News and analysis
January 13, 2015

7 Nonprofit Groups to Watch in 2015

Talia Frenkel/American Red Cross

American Red Cross

Hammered in joint ProPublica and NPR reports about its relief efforts in recent hurricanes and questionable public relations, and now drawing scrutiny from Capitol Hill, the Red Cross has a huge job ahead to restore its reputation, says Clarke Caywood, who teaches crisis communications at Northwestern University and is a former board member for the nonprofit Aidmatrix Foundation, which provides logistics support to hunger-relief groups. A critical step, he says: Hire an independent accounting firm to conduct a comprehensive audit of salaries, how many employees the group has assigned to each duty, and technological strengths and weaknesses.

Barack Obama Foundation

Sometime soon the charity raising money for Barack Obama’s presidential library will recommend a choice of location from among four finalists: the University of Chicago, the University of Illinois at Chicago, Columbia University, and the University of Hawaii. Expect a fundraising spree afterward: The foundation will raise money not just for the library and presidential museum but also for whatever Mr. Obama does when he leaves the White House.

Pan-Mass Challenge

The nation’s biggest bike-athon raised a record $41-million for Boston’s Dana-Farber Cancer Institute in 2014. But with the average age of its riders at 45, the event is looking to its future, reaching out to the under-30 crowd through year-round social events. "It’s another way to deepen their commitment," says Billy Starr, the event’s founder.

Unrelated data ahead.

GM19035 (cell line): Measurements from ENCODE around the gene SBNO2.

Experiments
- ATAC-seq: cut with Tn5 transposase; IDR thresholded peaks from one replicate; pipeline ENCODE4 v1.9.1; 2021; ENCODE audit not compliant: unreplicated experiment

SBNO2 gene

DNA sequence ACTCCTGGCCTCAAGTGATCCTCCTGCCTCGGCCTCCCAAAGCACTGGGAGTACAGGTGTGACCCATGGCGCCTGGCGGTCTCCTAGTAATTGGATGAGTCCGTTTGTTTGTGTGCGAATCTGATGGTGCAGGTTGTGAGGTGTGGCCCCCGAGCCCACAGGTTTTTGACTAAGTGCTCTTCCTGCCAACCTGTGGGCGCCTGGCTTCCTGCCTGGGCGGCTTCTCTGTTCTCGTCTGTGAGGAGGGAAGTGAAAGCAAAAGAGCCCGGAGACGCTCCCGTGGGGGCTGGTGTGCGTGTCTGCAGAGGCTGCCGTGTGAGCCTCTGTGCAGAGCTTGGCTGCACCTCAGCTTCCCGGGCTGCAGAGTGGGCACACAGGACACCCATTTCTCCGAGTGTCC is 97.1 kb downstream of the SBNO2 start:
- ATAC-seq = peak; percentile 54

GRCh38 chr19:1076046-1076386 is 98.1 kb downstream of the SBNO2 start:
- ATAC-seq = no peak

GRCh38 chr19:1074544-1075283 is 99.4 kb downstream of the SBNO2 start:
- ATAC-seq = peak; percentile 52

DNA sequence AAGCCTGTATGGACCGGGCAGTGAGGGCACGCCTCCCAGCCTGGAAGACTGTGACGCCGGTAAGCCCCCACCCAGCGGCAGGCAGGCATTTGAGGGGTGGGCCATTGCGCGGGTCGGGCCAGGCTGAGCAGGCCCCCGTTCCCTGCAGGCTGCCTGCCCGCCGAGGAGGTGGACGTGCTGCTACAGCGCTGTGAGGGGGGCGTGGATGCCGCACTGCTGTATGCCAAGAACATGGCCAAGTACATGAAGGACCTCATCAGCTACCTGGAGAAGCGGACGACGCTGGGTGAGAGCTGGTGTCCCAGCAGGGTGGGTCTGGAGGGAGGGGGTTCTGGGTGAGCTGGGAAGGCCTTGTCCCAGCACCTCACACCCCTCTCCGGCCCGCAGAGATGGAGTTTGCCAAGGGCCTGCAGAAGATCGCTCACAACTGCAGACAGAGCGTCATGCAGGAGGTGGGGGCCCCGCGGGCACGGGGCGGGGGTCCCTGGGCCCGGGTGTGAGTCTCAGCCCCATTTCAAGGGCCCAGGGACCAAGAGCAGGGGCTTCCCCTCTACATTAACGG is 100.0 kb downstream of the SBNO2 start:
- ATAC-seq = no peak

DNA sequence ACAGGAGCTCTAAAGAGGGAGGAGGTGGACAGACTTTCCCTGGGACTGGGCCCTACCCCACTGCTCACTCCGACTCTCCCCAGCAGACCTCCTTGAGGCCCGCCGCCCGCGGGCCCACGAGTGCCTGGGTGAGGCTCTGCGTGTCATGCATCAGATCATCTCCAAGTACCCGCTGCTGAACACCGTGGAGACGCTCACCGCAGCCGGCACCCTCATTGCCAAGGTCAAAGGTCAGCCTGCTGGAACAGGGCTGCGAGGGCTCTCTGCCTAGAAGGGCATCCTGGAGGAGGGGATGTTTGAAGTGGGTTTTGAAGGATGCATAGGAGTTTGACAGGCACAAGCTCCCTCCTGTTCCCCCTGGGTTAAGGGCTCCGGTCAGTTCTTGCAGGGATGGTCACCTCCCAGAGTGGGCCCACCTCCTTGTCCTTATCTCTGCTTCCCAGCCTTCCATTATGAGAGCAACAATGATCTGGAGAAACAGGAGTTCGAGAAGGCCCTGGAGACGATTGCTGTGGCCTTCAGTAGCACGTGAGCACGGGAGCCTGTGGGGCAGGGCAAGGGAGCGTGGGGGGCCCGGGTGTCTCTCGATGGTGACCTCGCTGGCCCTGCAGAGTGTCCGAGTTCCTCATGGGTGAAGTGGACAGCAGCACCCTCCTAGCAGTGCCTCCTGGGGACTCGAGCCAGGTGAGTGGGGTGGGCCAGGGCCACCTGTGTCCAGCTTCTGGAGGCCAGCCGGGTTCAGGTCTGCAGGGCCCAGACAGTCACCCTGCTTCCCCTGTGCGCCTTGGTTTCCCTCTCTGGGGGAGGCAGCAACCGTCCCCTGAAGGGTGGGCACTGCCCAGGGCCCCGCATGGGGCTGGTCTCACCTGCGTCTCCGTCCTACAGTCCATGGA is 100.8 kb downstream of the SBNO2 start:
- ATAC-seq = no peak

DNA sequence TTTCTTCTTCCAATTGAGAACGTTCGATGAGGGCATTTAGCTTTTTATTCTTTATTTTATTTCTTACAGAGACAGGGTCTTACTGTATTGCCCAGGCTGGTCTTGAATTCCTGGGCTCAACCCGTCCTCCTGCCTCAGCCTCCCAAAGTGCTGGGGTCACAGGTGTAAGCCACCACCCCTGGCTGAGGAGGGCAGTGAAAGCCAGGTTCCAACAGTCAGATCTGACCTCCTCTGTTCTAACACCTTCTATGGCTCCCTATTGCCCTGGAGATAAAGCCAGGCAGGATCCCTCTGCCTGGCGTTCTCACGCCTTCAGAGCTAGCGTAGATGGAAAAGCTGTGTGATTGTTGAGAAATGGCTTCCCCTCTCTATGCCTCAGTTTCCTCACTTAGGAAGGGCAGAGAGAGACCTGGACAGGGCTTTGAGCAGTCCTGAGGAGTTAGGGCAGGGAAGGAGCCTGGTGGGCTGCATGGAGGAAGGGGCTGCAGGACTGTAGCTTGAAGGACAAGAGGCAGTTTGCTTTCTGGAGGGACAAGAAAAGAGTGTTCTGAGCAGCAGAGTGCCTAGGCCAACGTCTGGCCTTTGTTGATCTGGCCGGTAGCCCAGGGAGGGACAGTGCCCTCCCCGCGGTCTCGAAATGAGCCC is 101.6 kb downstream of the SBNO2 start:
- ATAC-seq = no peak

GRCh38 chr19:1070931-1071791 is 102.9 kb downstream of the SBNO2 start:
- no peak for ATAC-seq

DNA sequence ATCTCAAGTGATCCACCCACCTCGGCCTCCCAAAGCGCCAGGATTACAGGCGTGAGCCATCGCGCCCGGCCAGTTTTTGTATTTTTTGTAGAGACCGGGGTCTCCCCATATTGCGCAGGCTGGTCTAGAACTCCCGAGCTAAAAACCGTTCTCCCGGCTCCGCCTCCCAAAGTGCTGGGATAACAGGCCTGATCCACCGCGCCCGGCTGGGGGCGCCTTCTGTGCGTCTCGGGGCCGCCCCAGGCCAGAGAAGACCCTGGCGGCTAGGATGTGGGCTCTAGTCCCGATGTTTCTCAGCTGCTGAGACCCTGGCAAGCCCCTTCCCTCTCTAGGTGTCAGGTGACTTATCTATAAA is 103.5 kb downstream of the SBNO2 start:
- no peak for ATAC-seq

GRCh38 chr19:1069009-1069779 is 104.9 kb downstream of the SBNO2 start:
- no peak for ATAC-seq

Minnesota Orchestra

The beleaguered organization—torn by a contract standoff with musicians that led to a 16-month lockout—will this spring conclude its first full season since 2011-12. Things look bright: Kevin Smith, the retired veteran chief of the Minnesota Opera brought in as the orchestra’s interim CEO this summer, is now signed through the 2017-18 season, and four philanthropists made gifts totaling $13.2 million in a show of renewed faith.

ProInspire

This small, five-year-old group is giving business whiz kids (some from top-drawer companies like J.P. Morgan and Deloitte) yearlong, paid fellowships with nonprofits that let them put their marketing, operations, and finance skills to work right away. Of 2013’s graduating class of fellows, more than 95 percent are working in social services.

Walton Family Foundation

In a rare interview, Carrie Walton Penner, granddaughter of the Walmart founder Sam Walton, told Forbes that the Walton family last fall developed a five-year philanthropy plan with a heavy emphasis on education. The foundation, which backs vouchers and other forms of school choice, has already put up $350-million to start more than 1,600 charter schools.

The ALS Association

The charity dedicated to the fight against amyotrophic lateral sclerosis (Lou Gehrig’s Disease) is expected to announce more grants early this year from its $115-million ice-bucket-challenge windfall. It has already doled out more than $20-million. How it spends the money and talks to donors about its work will be closely watched, especially by first-time donors.

—Drew Lindsay

 

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